Keystone opens Kidtopia fort
Ryan Summerlin December 27, 2011
KEYSTONE, Colorado – Enter the dragon’s mouth – if you dare.
Parents, I’m not being overly dramatic here. Depending on the condition of your knees, crawling into the beast’s jowl might hurt a bit. And kids, seriously: You cannot see the light at the end of the tunnel through the dragon’s snout – and it’s a long and narrow one.
Keystone’s Kidtopia fort opened Thursday for the season. It’s free to anyone who has a lift ticket or tubing ticket, or foot passengers can buy a pass for a day of play.
Kidtopia’s in its third year. The fort keeps getting bigger and bigger, this year measuring 120 by 30 feet and rising 15 to 18 feet tall, said Heather Nordquist, Keystone’s senior marketing manager.
“You dream of creating a fort when you’re a kid, so we thought, ‘How cool would it be to create this larger-than-life fort?'” Nordquist said.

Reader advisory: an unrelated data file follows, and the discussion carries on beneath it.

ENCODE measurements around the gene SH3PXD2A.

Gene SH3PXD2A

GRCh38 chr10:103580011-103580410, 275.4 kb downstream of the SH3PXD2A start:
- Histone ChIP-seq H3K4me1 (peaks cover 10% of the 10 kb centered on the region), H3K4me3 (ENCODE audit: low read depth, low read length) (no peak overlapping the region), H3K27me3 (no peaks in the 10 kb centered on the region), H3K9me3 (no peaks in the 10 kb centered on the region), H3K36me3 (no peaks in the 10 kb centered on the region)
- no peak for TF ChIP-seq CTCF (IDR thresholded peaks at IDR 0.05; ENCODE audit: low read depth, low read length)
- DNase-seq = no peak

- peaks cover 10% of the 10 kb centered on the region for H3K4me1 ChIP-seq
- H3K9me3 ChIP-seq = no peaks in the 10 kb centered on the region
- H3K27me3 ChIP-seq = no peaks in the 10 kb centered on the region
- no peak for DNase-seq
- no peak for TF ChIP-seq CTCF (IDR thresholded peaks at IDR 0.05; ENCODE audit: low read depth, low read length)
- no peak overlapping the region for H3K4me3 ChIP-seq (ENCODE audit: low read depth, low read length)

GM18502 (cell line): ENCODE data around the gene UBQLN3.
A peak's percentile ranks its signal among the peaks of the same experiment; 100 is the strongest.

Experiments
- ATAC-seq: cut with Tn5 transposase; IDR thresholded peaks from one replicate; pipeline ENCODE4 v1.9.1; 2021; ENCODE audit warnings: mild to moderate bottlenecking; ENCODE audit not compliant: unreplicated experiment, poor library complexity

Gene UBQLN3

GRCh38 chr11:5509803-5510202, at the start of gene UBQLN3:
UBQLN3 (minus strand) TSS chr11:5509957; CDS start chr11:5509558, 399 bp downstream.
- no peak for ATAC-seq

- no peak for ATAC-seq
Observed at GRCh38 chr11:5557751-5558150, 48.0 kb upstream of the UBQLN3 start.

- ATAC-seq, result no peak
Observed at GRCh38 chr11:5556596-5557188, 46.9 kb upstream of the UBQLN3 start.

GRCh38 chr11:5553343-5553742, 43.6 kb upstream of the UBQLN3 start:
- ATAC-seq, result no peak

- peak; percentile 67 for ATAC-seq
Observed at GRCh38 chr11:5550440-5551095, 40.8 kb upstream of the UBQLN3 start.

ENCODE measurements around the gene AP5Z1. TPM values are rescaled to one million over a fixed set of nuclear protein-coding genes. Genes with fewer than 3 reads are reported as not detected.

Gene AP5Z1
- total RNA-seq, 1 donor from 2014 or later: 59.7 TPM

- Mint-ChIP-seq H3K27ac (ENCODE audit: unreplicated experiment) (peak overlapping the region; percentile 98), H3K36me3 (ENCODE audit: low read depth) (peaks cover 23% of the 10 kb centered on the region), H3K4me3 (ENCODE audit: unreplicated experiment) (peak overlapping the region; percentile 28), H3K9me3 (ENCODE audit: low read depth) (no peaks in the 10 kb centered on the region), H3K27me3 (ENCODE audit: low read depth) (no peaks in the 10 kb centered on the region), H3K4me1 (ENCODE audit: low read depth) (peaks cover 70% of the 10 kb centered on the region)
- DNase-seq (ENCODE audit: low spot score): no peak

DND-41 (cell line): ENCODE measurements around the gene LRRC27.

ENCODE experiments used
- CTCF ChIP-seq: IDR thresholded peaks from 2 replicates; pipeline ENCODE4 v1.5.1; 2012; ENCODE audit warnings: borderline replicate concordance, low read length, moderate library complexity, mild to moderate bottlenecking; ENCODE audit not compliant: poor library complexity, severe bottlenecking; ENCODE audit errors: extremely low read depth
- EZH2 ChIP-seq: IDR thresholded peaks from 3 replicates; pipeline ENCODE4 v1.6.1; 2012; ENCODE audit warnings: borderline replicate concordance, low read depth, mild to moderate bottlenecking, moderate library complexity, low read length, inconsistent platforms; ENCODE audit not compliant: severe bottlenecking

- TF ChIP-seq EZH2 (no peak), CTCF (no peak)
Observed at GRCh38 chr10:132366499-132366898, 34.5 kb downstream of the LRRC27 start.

So the Keystone team began to brainstorm what it would look like, and every year, they brainstorm anew: Last year, the fortress was square; this year, it’s rounder, more Cinderella-like (yet with a king-sized throne), with one long entry tunnel and, once inside, two tunnels on top of the castle walls, a climbing wall with ropes and a yellow plastic slide on which both kids and adults can get some air, the latter of which was Summit Cove 5-year-old Anna Vos’ favorite, she said Wednesday night at Kidtopia’s preview.
Once the mountain-operations team makes the snow and moves it into a huge square, it takes fort builders 10 days to shift, mold and carve the huge “stone walls,” towers, tunnels, face and fangs of the dragon.
Inside, kids become kings and queens for the day, with an entire castle in which to climb, roll, crawl, slide, run and play.
The fun really ignites on key holiday Saturday nights, when Keystone sets off fireworks that explode low – right over the fort – at 6 p.m., obviously meant to honor each and every little king and queen on the mountain.